Types of Ablations to Treat Arrhythmia

Ablation is a treatment that involves removing or destroying problematic, abnormal tissue. For some cardiac patients, the procedure can provide the best chance at reducing symptoms or even offer a complete cure and return to normal life. Ablation can be done using cold therapy, heat, lasers, or chemicals, depending on the type of tissue being destroyed. 

What heart conditions does ablation treat?

While ablation is used to treat many different conditions throughout the body, in the field of cardiology, ablation is most often used to treat arrhythmias. Mild arrhythmias often can be treated with medications. If medication can’t sufficiently treat the abnormal heartbeat, doctors may recommend ablation. In some cases, an abnormal heartbeat may be serious enough for a doctor to recommend ablation from the beginning. 

Atrial fibrillation is often treated with ablation. In AFib, there is an abnormal electrical pathway in the heart that alters the heartbeat. Ablation destroys the electrical pathway in order to restore a normal rhythm. Several other arrhythmias are commonly treated with ablation, including atrial flutter and premature ventricular contraction. 

Catheter ablation

Cardiac ablation procedures generally fall under one of two categories: catheter ablation or surgical ablation. In catheter ablation, a small, flexible tube called a catheter is threaded through a vein in your leg or chest and into your heart. The tip of the catheter is outfitted with a tool that ablates the abnormal tissue, either with heat or by freezing, to restore the normal heart rhythm. 

A catheter ablation is minimally invasive, and the risks include bleeding at the entry site, infection, blood clots, stroke, or damage to the heart valves or muscle. Most patients who receive catheter ablation can go home the same day. Catheter ablation has up to a 95% success rate at curing the arrhythmia.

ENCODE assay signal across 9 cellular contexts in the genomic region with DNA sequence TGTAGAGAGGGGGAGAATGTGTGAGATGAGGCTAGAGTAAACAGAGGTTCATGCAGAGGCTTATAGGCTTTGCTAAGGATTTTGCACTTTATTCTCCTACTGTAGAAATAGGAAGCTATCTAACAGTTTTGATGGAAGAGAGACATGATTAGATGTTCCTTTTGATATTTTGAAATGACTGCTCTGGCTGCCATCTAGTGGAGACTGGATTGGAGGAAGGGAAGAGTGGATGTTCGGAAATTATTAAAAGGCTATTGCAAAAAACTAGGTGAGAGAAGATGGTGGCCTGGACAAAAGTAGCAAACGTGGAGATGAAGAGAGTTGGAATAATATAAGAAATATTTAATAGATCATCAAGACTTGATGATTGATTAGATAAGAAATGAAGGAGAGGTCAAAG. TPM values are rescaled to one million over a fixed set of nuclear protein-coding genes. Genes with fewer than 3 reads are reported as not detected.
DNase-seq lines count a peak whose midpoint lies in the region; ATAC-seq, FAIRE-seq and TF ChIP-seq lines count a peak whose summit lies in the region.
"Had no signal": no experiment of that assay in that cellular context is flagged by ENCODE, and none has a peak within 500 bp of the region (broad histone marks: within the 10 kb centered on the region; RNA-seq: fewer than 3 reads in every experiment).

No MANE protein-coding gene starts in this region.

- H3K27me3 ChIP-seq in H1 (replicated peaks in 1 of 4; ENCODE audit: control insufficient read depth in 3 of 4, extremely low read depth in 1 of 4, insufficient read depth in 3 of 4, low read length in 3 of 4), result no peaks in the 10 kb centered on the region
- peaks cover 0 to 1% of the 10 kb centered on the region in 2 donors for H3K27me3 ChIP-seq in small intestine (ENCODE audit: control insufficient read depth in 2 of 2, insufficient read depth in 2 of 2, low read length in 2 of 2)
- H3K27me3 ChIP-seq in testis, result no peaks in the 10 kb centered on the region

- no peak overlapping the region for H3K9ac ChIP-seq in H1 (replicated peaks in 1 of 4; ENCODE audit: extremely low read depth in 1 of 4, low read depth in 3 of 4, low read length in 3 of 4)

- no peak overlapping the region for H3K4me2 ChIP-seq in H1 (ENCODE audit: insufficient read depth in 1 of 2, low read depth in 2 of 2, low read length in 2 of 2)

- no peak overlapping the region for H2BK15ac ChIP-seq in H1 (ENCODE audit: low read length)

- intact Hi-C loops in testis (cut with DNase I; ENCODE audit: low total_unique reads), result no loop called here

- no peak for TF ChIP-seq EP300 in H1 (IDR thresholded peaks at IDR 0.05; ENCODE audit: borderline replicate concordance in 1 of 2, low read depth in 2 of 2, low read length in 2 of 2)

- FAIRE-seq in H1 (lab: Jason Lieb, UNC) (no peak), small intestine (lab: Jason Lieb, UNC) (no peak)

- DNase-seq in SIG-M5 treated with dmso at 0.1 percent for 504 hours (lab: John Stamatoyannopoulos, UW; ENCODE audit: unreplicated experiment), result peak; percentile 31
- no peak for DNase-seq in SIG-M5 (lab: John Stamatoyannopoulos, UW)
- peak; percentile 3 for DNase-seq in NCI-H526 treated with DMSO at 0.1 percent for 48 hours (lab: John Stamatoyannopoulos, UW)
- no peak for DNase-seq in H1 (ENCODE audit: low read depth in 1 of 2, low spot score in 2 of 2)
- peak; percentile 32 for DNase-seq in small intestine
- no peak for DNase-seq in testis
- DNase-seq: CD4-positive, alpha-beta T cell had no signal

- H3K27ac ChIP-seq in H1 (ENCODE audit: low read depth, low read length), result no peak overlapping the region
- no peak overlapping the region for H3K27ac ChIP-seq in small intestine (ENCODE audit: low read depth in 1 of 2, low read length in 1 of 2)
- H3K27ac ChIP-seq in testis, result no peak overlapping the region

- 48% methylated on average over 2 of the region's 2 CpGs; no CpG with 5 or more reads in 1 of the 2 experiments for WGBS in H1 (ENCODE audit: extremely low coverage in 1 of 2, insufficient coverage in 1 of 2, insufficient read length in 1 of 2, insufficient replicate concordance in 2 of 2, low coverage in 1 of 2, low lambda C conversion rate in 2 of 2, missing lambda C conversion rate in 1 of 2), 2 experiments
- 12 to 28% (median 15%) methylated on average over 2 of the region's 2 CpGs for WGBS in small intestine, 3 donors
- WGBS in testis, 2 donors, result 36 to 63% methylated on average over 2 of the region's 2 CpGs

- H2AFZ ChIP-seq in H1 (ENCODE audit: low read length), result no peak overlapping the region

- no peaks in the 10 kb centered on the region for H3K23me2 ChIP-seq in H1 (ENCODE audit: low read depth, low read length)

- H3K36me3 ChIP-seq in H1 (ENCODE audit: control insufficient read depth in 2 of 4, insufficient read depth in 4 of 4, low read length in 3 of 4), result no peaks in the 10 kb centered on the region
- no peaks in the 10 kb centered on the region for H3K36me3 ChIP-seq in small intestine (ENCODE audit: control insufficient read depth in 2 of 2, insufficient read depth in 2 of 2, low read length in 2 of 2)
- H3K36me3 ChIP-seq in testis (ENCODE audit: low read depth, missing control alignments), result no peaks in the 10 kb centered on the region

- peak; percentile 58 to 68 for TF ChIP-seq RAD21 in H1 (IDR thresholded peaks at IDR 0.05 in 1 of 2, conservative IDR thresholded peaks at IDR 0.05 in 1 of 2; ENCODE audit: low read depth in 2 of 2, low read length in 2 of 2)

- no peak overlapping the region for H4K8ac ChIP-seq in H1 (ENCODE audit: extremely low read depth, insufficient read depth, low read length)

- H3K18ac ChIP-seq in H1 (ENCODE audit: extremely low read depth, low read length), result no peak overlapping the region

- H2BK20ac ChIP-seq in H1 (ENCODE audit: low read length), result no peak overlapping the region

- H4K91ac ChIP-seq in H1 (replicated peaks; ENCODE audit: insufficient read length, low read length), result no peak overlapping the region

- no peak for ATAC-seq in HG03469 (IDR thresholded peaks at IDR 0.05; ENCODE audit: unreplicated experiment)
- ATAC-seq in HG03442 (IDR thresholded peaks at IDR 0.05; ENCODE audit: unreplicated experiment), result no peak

Surgical ablation

Sometimes a patient does not respond to other treatment options and a catheter ablation fails to adequately treat the condition. In those cases, the specialists at Oklahoma Heart Hospital may recommend a surgical ablation. During a surgical ablation, the chest is opened to access the heart and destroy the abnormal tissue. 

The two types of surgical ablation used at OHH are convergent ablation and Cox Maze ablation. Convergent ablation is a hybrid between full surgical ablation and catheter ablation. Incisions are made in the chest area, and a catheter is used to treat the heart from both the inside and the outside. This surgery is less invasive than a Cox Maze ablation, but the patient will still have to recover for several days in the hospital before discharge. 

A Cox Maze ablation involves open heart surgery. This surgery has been used the longest of the ablation procedures and is reliable for correcting AFib. This type of ablation is often chosen when the patient requires another open heart surgery, such as valve replacement. It offers the best access to the heart to identify and remove the abnormal tissue. As with all open heart surgery, there is a lengthy recovery period after a Cox Maze ablation. 

Ablation is a common and effective treatment for many types of arrhythmias that are not corrected by medication and lifestyle changes alone, and ablation often results in a complete cure of the abnormal heart rhythm. If you have questions about a recommended ablation procedure, contact Oklahoma Heart Hospital to schedule an appointment with one of the specialists in our Heart Rhythm Institute